[ 423 Pa. Page 623]
his lifetime and his employer had done likewise. On his death the accumulations from both sources were payable to the beneficiary designated by the employee. There was no dispute as to the contributions made by the employee, but as to the employer's it was argued that the decedent was merely exercising a power of appointment over that portion of a share of the fund. In rejecting such contention, the Court emphasized that the employee had a right to withdraw in his lifetime the total amount of the fund credited to him. Therefore, said the Court, 'he had, in any event, substantial ownership of his entire share of the fund and accordingly, in transferring it to the beneficiary designated by him he was transferring not only his own property to the extent that it represented contributions from his salary, but also his own property to the extent that it represented his proportionate share of the Company's contributions, and therefore he was not in any wise acting merely as the donee of a power of appointment'." Dorsey, the lower court pointed out, was decided under the Inheritance Tax Act of 1919, which contained no exemption provisions comparable to § 316 of the 1961 Act. And therein lies the solution to the Commonwealth's problem. The lower court stated that § 316 "subjects to tax employment benefits wherein the employee may enjoy, assign or anticipate benefits before death, or would have had such proprietary rights upon termination of employment prior to death." In this case, decedent had no such rights in the unused portion of the fund, and the exemption of § 316 applies. The only interest decedent had during her lifetime in the unused balance of her fund was the right to designate a beneficiary. Such a right is not regarded as a taxable event under these circumstances.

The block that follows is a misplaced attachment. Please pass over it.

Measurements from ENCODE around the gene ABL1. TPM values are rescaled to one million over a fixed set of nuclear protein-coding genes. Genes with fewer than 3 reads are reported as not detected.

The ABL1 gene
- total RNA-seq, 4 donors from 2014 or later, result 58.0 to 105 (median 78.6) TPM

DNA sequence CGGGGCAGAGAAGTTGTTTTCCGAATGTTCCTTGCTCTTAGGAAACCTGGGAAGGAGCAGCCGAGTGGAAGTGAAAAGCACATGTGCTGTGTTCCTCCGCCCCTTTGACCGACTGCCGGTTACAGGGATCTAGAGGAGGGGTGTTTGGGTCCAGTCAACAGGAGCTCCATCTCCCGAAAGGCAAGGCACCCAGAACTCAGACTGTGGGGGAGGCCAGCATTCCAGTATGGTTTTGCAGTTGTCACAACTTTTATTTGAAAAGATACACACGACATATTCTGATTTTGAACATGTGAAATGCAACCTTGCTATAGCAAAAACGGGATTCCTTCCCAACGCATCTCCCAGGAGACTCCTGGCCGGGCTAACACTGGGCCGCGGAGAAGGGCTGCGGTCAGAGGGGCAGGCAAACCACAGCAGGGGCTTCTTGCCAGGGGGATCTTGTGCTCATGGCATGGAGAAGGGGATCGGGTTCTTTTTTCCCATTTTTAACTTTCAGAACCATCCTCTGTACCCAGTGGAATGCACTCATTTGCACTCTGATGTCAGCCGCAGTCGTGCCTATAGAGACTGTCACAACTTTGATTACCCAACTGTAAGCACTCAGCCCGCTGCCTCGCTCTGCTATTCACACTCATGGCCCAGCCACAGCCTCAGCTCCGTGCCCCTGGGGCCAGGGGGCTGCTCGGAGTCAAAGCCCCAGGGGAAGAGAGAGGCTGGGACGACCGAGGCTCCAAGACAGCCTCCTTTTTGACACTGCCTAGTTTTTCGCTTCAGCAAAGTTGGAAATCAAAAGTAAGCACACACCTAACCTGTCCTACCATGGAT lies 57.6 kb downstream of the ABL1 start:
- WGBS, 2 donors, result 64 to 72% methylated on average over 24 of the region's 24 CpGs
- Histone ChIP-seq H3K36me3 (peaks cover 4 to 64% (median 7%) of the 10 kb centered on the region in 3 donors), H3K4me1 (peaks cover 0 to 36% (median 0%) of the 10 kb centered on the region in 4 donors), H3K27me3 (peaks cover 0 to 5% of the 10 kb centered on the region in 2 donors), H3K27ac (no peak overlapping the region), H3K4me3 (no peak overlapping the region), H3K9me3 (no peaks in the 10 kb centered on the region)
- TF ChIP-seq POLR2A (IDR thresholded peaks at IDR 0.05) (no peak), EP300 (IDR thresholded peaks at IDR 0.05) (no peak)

The Commonwealth further argues that even though decedent had no right to possess, assign or anticipate the fund during her lifetime, she did have the right to
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enjoy it, subject to those restrictions, and the fund, therefore, was removed from the exemption provision of § 316. Again, the Commonwealth is mistaken. The term "enjoyment" or "enjoy" as used in statutes relating to estate taxes connotes substantial present economic benefit. Commissioner of Internal Revenue v. Estate of Holmes, 326 U.S. 480 (1946); Estate of McNichol v. Commissioner of Internal Revenue, 265 F. 2d 667 (3d Cir. 1959). Clearly, during her lifetime, decedent could receive no such benefit from the fund here in question. Accordingly, she did not enjoy the fund, and the Commonwealth's attempt to equate enjoyment with ownership must fail.